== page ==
- Mike Adams
A recent study conducted by researchers at Stanford University has revealed that ethanol fuel produces more ozone that regular gasoline. When ethanol is burned through combustion, it produces emissions that are substantially higher than gasoline in aldehydes, the carcinogenic precursors to ozone.
Much of the fuel dispensed at pumps in America today is a blend of both ethanol and gasoline. E85, a typical gasoline blend that is 85 percent ethanol, was found to emit more ozone pollutants than gasoline, especially during warm, sunny days. Diana Ginnebaugh, a doctoral candidate who worked on the study, explained that even on cold days when ozone is typically not a problem, E85 could result in problematic levels of ozone.
When a car is first started on a cold day, it takes the catalytic converter a few minutes to warm up in order to reach maximum efficiency. During the warmup period, the highest proportion of pollutants escape the car's tailpipe, resulting in increased pollution. According to Ginnebaugh, even a slight increase in pollutants could cause places like Los Angeles and Denver, cities that already have smog problems, to have significantly more days when ozone limits are exceeded and public health is at risk.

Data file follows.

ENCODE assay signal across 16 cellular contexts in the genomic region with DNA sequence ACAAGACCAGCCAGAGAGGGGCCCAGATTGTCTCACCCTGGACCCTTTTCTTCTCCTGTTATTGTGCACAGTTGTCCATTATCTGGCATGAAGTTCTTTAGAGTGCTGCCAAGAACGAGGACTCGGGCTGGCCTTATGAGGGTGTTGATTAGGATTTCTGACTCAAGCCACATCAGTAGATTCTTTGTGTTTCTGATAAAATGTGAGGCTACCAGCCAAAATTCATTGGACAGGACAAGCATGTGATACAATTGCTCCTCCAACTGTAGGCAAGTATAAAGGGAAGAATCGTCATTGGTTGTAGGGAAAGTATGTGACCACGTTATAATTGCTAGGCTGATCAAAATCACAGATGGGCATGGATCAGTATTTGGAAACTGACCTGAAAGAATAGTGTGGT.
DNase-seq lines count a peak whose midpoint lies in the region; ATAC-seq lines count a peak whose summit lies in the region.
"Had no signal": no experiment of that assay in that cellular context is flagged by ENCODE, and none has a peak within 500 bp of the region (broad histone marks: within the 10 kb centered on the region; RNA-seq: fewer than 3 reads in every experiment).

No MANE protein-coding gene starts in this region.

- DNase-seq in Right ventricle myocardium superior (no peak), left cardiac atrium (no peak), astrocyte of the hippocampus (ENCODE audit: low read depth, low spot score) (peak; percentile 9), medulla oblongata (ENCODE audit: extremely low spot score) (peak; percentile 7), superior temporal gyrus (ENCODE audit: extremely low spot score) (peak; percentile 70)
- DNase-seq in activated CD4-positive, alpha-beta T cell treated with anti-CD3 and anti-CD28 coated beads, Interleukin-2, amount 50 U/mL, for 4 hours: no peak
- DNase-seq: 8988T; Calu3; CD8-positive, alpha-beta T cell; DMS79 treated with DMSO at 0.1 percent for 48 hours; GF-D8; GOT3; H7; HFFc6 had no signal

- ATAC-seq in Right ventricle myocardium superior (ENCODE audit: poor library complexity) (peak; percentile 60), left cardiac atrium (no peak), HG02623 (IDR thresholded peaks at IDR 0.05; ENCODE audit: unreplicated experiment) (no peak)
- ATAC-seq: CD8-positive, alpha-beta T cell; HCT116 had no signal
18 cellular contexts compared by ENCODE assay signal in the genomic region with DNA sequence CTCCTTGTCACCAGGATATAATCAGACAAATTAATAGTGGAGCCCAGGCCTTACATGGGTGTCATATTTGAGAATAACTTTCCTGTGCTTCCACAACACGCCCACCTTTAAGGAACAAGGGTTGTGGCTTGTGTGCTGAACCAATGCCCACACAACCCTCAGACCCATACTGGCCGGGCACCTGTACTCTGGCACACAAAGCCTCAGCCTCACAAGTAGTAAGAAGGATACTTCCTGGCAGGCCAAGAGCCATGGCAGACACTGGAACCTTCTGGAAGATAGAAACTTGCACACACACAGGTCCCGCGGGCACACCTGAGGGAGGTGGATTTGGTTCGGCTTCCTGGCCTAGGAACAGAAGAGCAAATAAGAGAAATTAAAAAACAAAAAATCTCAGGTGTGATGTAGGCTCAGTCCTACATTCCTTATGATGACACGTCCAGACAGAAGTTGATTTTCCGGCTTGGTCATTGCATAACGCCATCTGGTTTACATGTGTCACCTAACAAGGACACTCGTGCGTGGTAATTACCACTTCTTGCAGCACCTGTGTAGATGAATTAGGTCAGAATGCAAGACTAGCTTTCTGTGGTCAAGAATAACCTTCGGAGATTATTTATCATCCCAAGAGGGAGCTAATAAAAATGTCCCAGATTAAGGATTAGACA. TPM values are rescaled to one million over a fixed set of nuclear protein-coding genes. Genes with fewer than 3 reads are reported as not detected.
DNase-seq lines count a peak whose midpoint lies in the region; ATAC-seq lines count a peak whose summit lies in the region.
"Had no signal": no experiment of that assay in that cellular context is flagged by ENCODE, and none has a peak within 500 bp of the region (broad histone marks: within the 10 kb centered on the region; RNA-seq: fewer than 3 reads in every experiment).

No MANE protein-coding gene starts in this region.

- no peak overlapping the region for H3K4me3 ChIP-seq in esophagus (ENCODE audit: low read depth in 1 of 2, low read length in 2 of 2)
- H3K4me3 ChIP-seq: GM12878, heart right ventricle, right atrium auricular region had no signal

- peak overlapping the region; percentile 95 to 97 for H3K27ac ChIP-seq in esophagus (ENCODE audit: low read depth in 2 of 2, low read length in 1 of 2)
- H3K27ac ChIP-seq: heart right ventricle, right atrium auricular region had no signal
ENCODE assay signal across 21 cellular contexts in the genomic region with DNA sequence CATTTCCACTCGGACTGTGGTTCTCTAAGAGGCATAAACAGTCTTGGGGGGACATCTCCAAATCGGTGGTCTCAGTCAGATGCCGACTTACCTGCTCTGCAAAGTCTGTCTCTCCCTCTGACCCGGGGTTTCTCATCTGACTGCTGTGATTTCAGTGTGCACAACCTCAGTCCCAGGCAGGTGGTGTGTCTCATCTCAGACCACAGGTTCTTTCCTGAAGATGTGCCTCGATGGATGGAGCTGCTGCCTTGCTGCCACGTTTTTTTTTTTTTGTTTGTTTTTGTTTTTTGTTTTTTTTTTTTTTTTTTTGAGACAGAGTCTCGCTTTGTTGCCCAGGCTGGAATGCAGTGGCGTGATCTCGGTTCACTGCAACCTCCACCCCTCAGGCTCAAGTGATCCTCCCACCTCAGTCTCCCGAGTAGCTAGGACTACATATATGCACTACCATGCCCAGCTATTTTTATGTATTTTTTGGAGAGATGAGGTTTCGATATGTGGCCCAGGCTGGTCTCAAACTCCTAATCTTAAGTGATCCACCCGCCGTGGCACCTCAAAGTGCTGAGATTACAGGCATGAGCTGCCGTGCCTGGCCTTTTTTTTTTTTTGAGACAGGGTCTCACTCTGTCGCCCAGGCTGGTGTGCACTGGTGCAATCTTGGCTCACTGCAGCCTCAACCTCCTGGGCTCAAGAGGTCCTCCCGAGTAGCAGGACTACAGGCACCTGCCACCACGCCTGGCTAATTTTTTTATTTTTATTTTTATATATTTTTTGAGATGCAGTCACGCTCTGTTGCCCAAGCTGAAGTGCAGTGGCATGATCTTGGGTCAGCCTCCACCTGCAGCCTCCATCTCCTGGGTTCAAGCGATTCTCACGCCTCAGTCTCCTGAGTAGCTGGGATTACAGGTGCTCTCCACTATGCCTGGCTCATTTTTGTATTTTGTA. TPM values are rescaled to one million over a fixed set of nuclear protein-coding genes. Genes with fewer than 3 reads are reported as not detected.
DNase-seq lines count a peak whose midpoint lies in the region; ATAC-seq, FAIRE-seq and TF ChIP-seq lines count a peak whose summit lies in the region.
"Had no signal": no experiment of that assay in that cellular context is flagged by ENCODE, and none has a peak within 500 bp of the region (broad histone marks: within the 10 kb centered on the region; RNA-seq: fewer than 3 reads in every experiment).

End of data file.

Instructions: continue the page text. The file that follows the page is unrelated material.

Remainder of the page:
E85 emissions contain several other different pollutants including ones that cause throat and eye irritation and lung problems. Crop damage may also occur from the aldehydes emitted from the burning of ethanol. In the worst-case scenario, E85 was found to potentially add 39 parts per billion more ozone into the air a day than normal gasoline.
Comments by Mike Adams
This study exposes yet another angle on the scam of ethanol -- a fuel that has been pushed as "green" by corn growers who obviously benefit from the increased demand for their crops. But ethanol is largely a scam: It takes nearly as much fuel to grow and process ethanol as you get back out of it, making it an extremely inefficient plant-based fuel.
At the same time, as this study shows, ethanol is also causing more pollution than regular gasoline. So it's not cleaner and greener; it's actually dirtier and wasteful.
As with everything involving fuel, ethanol has become a highly politicized issue where real science gets abandoned. Rather than focusing on real energy solutions, the U.S. government remains focused on things that give the appearance of clean energy when, in reality, they are quite the opposite.
What we should really be pursuing as a nation is a high-priority project to enhance battery technology so that the next generation of vehicles could all run on electricity gathered from the sun via solar panels. Why burn up corn as fuel when you can collect your fuel from the sky for free?
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